Rob Clarke in hot water over Indian Act

by Phil Ambroziak

Rob Clarke


If First Nations leaders have their way, MP Rob Clarke’s efforts to repeal the Indian Act could be over before they even get started.

Recent reports revealed the Missinippi-Churchill River member plans to bring forth a private member’s bill in the near future entitled “An Act to Repeal the Indian Act.” Although designed as a means of opening the current act up for further discussion, aboriginal leaders believe any discussion should start with them and not in the House of Commons.

“It (news of Clarke’s proposed bill) came as a bit of a surprise,” remarked Meadow Lake Tribal Council Chief Eric Sylvestre. “I know the issue of repealing the act was brought to Clarke’s attention when he visited local communities during his last federal election campaign, and I also understand this is a private member’s bill and is not something coming from the government. But, he’s provided us with no details about what he plans to propose. He hasn’t consulted anyone, hasn’t talked to First Nations leaders. We would like to know what the bill encompasses.”

Although attempts to contact Clarke for an official statement on the matter were unsuccessful, in a related story appearing in the Jan. 31 edition of Northern Pride, Clarke confirmed the bill would allow for further discussion about the Indian Act.

“The prime minister said the Indian Act’s roots were deeply entrenched, but we also realize it is an outdated document that needs to be modernized, especially in terms of First Nations elections,” he said.

Sylvestre said he did speak with the MP early last week.

“He said he couldn’t disclose any details about the bill until it is presented in Parliament,” Sylvestre noted. “So, as it stands, how can the chiefs support it? There should be some form of consultation with the leaders in his constituency – there should be some discussions taking place beforehand.”

In addition to the bill’s details, Sylvestre said leaders want to know how these details would impact the future of First Nations.

Meanwhile, Clarke’s silence on the matter hasn’t gone unnoticed by the province’s Métis community.

“I’m calling for Rob Clarke to withdraw his proposed private member’s bill,” stated Métis Nation-Saskatchewan president Robert Doucette.

Doucette said Clarke has a duty to consult with all parties that would be impacted by any changes to the Indian Act.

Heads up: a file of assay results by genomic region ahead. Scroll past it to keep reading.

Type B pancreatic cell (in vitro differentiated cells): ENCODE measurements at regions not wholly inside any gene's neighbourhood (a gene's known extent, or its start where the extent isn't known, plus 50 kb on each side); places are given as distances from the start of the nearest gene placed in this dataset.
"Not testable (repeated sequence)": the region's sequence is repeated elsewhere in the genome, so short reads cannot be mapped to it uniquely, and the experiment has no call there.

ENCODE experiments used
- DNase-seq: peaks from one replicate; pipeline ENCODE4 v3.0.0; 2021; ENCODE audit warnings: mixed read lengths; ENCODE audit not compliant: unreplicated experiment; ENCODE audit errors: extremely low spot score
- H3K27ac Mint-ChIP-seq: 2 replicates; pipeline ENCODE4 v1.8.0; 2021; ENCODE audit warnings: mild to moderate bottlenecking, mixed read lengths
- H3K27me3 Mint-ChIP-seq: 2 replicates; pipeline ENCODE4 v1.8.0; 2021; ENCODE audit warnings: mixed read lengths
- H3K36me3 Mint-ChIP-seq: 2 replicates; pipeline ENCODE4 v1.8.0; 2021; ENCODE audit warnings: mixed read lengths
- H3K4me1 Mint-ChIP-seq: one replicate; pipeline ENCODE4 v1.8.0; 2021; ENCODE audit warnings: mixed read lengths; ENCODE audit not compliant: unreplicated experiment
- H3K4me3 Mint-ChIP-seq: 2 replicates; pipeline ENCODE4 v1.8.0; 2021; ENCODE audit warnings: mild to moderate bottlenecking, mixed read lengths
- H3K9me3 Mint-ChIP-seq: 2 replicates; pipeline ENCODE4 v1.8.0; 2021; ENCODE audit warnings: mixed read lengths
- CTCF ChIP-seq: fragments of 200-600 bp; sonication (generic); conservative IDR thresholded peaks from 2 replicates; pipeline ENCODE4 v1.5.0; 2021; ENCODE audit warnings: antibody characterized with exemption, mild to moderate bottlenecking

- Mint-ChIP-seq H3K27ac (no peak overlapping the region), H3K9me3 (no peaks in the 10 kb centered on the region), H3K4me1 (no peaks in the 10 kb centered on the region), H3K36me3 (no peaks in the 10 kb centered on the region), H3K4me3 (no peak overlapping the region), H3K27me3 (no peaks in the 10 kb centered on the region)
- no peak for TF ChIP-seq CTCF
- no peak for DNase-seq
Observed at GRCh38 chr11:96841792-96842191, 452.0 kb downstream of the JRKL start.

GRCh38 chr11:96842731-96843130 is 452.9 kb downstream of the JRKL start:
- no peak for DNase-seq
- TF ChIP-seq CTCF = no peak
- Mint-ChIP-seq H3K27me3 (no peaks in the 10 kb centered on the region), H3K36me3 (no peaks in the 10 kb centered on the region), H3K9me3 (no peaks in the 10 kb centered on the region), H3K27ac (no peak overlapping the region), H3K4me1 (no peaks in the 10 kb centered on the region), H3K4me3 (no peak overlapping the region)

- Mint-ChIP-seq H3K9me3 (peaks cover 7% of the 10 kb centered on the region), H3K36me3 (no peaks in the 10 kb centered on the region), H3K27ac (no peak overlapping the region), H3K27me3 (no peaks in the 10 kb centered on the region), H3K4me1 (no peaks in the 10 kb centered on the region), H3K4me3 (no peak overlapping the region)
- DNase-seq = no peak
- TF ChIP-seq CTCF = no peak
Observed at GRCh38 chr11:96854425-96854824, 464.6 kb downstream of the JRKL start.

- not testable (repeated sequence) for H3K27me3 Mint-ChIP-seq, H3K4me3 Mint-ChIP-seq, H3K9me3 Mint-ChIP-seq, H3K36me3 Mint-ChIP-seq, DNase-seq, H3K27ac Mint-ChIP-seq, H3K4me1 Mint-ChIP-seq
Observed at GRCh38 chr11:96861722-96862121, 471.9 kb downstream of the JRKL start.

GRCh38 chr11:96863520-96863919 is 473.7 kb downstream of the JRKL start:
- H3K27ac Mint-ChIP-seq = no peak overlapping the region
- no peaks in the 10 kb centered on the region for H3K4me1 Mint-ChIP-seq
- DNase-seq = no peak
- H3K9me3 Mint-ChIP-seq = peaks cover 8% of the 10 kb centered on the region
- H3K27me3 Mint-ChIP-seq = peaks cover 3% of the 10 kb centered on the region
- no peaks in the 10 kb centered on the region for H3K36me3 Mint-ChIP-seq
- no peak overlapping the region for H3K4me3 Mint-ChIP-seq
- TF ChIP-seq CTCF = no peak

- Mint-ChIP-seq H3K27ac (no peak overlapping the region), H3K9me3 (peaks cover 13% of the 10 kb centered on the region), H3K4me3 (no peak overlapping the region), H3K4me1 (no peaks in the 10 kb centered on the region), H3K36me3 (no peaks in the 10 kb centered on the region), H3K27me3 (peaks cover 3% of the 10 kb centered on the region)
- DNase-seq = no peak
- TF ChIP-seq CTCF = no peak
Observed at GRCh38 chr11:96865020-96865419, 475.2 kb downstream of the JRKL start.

“It seems to me, if he’s proposing any changes, he should be talking to First Nations and potentially to the Métis,” he said. “It also seems odd for Clarke to be doing this when Prime Minister Stephen
Harper announced this in January, around the same time news broke about Clarke’s private member’s bill.

“If Clarke’s bill does go forward, what would they plan to replace it with?” Doucette wondered. “Why would you create a vacuum in terms of the resources currently allocated through the Indian Act? Would
there be any changes to who is recognized as a status Indian? There are just too many questions that can only be answered through transparency and openness.”

Doucette furthered his opinion by stating any relationships based on equality are developed through discussion and agreement from all parties.

“MP Clarke just sprung this on everyone,” he added. “Maybe it’s time for Saskatchewan MPs to ask Harper to convene a meeting to discuss and build on the relationship that currently exists. The time is right to openly discuss all the issues. We all live in the same community and it takes more than one group to build a community – it takes everyone.”

Doucette said he would also like to see the federal government sit down with Métis leaders across Canada and look into developing a federal Métis Act similar to the provincial act currently in place in Saskatchewan.

“The model currently in place at the provincial level is a good one and it is my belief we can do the same federally,” he concluded. “There are many important issues that impact Métis people including poor housing, opportunities for employment and training and more. The Métis have made a grand contribution to this great country.”

Clarke’s private members bill is expected to come forward in the House of Commons in May or June.

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